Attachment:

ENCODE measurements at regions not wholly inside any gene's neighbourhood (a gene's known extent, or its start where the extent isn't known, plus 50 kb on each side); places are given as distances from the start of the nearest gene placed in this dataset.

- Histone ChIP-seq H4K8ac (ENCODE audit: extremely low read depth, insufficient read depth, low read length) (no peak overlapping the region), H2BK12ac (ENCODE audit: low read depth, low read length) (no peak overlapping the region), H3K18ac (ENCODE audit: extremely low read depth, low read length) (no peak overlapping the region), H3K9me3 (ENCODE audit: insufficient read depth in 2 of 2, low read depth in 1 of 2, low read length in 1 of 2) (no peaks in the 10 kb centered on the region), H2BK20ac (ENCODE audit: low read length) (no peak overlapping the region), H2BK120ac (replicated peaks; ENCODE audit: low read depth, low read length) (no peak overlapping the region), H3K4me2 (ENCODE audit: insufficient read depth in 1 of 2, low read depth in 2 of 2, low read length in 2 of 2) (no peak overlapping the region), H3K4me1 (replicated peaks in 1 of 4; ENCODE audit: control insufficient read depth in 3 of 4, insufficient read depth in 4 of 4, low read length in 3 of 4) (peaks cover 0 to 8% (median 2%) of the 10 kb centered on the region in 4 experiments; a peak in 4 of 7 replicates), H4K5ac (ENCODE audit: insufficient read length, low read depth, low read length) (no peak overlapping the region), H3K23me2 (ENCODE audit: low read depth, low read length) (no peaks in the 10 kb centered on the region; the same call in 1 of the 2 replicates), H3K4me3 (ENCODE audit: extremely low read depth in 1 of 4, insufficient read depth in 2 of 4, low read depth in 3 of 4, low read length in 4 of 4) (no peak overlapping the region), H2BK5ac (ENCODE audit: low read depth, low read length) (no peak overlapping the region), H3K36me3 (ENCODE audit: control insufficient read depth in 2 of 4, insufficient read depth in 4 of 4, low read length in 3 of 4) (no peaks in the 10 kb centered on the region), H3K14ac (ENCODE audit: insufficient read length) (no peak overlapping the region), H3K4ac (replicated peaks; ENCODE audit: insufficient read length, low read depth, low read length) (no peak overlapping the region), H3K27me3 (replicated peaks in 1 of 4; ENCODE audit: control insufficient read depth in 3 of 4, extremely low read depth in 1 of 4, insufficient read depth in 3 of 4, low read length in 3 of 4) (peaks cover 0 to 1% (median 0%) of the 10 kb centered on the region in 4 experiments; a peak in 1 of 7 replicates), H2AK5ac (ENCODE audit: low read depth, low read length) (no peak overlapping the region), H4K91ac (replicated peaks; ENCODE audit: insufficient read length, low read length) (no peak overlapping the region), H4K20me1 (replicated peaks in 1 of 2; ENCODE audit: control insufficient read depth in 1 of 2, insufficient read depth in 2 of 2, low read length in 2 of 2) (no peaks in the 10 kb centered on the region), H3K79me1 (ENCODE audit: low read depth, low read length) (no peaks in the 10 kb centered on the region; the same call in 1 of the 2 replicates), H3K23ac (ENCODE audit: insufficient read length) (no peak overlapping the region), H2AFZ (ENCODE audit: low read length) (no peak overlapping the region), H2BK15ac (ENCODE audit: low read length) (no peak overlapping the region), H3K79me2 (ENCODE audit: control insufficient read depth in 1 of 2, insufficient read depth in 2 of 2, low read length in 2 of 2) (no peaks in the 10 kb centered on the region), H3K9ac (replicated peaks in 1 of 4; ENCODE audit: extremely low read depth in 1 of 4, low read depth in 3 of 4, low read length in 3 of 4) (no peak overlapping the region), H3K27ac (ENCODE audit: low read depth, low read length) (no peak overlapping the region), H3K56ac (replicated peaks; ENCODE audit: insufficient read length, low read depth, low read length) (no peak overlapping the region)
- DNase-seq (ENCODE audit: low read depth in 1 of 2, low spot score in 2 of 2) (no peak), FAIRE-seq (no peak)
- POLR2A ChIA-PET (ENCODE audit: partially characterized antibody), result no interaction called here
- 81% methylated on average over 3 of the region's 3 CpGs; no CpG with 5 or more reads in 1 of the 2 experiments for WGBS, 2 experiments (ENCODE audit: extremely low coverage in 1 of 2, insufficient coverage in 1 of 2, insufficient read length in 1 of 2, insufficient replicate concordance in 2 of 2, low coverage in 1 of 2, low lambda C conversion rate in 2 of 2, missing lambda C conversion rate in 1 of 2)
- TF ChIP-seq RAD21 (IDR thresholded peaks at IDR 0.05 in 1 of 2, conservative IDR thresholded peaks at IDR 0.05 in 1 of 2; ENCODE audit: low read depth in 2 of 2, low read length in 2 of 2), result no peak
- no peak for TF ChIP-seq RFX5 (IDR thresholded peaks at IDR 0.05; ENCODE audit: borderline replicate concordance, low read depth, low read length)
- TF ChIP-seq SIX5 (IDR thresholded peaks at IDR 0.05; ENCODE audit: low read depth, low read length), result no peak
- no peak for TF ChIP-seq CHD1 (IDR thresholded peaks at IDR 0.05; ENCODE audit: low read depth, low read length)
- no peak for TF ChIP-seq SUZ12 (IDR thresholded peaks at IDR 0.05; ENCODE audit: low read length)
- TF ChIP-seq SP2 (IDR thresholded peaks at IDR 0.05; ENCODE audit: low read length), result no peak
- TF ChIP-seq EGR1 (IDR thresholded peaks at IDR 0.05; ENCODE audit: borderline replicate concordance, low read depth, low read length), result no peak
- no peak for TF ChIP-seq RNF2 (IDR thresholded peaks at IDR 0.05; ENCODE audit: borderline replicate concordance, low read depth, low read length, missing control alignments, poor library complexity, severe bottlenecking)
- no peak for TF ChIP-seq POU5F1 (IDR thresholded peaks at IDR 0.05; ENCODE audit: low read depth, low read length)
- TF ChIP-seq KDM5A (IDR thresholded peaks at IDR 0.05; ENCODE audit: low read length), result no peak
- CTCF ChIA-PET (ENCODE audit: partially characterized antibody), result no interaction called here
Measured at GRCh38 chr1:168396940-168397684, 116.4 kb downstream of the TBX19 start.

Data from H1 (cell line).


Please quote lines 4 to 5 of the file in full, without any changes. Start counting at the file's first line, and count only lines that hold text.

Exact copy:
- POLR2A ChIA-PET (ENCODE audit: partially characterized antibody), result no interaction called here
- 81% methylated on average over 3 of the region's 3 CpGs; no CpG with 5 or more reads in 1 of the 2 experiments for WGBS, 2 experiments (ENCODE audit: extremely low coverage in 1 of 2, insufficient coverage in 1 of 2, insufficient read length in 1 of 2, insufficient replicate concordance in 2 of 2, low coverage in 1 of 2, low lambda C conversion rate in 2 of 2, missing lambda C conversion rate in 1 of 2)